Saoirse Ronan: Playing Jo March In 'Little Women' Was A Confidence Boost

Dec 24, 2019
Originally published on December 24, 2019 10:45 am

As she played the role of Jo March in the new film adaptation of Little Women, Saoirse Ronan started to appreciate just how much the story is about memory and childhood.

Louisa May Alcott's novel follows four sisters, Meg, Jo, Beth and Amy, growing up during the Civil War. Their father has gone off to fight for the Union Army and they're at home with their mother, Marmee.

Little Women is "shining a light on childhood memories and how we are so desperate to hold onto them," Ronan says. "And I think that there's a sort of sadness that comes with getting older and leaving that behind."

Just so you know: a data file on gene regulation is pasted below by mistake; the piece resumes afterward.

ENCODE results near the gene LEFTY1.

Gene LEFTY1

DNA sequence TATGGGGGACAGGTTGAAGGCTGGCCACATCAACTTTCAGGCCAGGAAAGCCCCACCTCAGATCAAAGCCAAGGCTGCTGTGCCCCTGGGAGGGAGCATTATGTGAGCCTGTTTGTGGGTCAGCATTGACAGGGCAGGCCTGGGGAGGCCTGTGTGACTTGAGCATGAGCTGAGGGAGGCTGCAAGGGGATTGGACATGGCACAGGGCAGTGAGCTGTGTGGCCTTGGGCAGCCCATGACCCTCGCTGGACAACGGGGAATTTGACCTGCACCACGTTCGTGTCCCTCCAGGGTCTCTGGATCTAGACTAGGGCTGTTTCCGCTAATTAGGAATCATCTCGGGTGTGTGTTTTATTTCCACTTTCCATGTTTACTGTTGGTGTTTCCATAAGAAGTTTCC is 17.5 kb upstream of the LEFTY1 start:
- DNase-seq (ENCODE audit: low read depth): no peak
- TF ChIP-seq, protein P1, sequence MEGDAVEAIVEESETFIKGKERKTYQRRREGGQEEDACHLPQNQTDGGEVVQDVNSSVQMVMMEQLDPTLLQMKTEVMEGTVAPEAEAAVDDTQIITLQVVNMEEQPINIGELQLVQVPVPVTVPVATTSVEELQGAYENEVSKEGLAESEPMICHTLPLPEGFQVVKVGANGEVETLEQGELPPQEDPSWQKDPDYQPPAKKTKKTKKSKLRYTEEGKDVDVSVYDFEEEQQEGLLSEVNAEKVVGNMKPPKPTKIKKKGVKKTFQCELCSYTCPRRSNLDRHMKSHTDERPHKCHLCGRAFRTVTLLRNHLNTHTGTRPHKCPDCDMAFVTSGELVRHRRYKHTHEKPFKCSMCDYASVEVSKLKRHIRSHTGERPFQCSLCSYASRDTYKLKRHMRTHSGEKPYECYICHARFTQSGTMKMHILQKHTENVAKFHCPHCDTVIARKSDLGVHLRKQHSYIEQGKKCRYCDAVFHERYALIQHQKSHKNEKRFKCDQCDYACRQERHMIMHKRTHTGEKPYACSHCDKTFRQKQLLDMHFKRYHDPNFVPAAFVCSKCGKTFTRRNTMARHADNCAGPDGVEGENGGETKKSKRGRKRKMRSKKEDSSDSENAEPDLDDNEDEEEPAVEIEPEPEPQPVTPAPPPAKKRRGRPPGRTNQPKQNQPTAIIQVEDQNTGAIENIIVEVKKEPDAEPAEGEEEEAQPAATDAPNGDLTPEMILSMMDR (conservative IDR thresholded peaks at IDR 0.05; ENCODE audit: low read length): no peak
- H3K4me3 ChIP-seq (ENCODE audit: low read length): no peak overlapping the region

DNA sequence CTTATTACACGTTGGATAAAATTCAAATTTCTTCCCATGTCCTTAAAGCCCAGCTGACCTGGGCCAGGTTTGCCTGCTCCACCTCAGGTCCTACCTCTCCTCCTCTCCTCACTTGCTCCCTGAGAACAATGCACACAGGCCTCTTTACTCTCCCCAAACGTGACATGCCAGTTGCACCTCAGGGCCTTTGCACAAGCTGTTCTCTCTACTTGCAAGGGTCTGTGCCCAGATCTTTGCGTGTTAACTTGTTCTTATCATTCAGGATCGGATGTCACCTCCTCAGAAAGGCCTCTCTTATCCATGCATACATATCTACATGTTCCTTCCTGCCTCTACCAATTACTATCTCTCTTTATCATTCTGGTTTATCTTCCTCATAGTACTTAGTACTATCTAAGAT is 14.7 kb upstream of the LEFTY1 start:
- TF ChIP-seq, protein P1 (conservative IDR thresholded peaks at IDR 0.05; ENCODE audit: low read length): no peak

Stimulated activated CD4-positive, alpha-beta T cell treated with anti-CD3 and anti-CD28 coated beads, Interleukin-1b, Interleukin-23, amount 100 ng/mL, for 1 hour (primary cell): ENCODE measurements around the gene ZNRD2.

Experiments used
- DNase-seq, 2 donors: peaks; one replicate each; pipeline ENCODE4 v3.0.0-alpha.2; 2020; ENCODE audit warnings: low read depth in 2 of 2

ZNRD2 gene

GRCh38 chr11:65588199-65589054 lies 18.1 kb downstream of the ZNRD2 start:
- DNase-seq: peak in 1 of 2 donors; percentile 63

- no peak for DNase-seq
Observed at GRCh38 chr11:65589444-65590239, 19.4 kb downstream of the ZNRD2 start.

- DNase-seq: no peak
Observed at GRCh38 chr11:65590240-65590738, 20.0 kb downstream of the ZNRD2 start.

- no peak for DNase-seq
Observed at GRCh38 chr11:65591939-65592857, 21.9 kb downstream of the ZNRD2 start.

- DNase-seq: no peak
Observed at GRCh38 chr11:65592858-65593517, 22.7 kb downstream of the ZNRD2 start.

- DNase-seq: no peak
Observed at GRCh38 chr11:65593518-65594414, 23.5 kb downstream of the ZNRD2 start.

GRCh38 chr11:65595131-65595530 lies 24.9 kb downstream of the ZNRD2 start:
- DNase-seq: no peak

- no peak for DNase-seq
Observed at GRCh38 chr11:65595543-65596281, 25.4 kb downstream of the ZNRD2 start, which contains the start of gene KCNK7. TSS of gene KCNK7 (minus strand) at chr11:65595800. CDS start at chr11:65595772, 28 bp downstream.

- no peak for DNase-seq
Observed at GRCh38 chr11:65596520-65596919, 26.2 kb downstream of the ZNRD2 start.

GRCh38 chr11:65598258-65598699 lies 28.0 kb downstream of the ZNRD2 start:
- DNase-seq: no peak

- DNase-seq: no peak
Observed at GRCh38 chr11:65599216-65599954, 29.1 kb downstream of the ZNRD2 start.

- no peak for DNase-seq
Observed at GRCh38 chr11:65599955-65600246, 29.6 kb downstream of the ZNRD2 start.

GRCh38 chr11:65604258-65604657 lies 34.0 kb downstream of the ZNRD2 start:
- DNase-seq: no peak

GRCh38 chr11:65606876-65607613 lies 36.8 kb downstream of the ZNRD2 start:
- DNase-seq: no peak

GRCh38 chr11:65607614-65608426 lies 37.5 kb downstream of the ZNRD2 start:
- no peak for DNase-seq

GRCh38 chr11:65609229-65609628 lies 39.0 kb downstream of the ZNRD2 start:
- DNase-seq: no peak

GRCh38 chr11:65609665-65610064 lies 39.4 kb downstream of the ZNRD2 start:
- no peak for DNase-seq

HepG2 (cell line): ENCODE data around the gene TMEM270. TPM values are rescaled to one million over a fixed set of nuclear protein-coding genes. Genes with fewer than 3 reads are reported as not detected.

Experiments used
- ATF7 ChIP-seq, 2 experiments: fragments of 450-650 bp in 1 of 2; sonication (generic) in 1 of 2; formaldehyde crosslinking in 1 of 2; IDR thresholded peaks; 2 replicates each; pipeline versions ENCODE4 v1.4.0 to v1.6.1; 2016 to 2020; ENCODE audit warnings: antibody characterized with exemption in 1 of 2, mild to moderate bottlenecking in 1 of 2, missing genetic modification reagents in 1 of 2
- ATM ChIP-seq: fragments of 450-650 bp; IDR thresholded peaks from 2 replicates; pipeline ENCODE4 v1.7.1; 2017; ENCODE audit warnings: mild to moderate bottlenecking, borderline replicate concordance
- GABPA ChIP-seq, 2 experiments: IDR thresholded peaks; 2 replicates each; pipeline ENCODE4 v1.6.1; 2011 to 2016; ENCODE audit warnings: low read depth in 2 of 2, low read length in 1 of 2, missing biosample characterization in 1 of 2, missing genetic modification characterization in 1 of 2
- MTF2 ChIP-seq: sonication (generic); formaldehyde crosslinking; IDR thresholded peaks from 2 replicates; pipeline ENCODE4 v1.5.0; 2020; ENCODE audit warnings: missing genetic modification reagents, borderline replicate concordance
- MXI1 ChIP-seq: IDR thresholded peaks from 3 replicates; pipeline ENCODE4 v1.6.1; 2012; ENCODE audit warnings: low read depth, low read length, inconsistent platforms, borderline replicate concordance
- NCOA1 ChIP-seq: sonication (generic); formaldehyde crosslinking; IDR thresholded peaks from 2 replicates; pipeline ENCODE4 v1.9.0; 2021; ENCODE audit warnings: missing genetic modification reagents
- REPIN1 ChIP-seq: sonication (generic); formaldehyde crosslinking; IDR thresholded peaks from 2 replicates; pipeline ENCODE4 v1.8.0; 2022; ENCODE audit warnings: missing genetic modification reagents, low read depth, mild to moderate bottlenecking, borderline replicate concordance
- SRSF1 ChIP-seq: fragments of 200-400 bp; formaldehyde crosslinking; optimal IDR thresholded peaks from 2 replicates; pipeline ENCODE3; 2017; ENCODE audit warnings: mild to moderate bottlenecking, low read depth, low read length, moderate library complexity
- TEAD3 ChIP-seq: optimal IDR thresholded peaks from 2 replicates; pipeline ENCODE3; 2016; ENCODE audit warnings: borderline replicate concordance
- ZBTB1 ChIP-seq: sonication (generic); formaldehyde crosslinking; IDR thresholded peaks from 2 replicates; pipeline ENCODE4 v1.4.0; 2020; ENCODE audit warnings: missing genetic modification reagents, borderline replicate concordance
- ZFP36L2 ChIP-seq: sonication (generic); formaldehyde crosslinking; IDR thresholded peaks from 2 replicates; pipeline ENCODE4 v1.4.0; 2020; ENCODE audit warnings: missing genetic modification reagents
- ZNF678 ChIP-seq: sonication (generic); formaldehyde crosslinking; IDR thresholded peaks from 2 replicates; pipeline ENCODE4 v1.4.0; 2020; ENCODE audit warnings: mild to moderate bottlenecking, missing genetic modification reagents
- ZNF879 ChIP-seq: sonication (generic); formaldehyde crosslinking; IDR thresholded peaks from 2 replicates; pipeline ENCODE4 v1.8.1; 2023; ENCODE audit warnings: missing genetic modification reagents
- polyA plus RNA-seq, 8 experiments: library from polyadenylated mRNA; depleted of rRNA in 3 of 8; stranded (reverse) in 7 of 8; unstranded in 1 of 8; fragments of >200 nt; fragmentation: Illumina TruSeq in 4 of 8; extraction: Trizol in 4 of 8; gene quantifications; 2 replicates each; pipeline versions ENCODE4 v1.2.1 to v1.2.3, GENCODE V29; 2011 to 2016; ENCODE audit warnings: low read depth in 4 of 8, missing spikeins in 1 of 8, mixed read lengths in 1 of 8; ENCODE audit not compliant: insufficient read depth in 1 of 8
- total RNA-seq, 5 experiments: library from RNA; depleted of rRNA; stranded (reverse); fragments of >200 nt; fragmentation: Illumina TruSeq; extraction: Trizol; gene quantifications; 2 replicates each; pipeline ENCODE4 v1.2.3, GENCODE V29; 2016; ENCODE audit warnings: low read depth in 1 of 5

The story is also about pursuing one's destiny; Jo refuses to act "like a lady," she wears pants instead of dresses, she doesn't want to get married. She wants to make a living as a writer, which is a tough thing to pull off in a time where women don't really earn their own money.

But Ronan believes that themes of family and memory help this 150-year-old story feel timeless.

"There's moments near the end of the movie where they realize that lovely little bubble that they were in for years that Marmee created for them kind of isn't there anymore — and that's just kind of part of life," Ronan says.


Interview Highlights

On how playing Jo helped her loosen up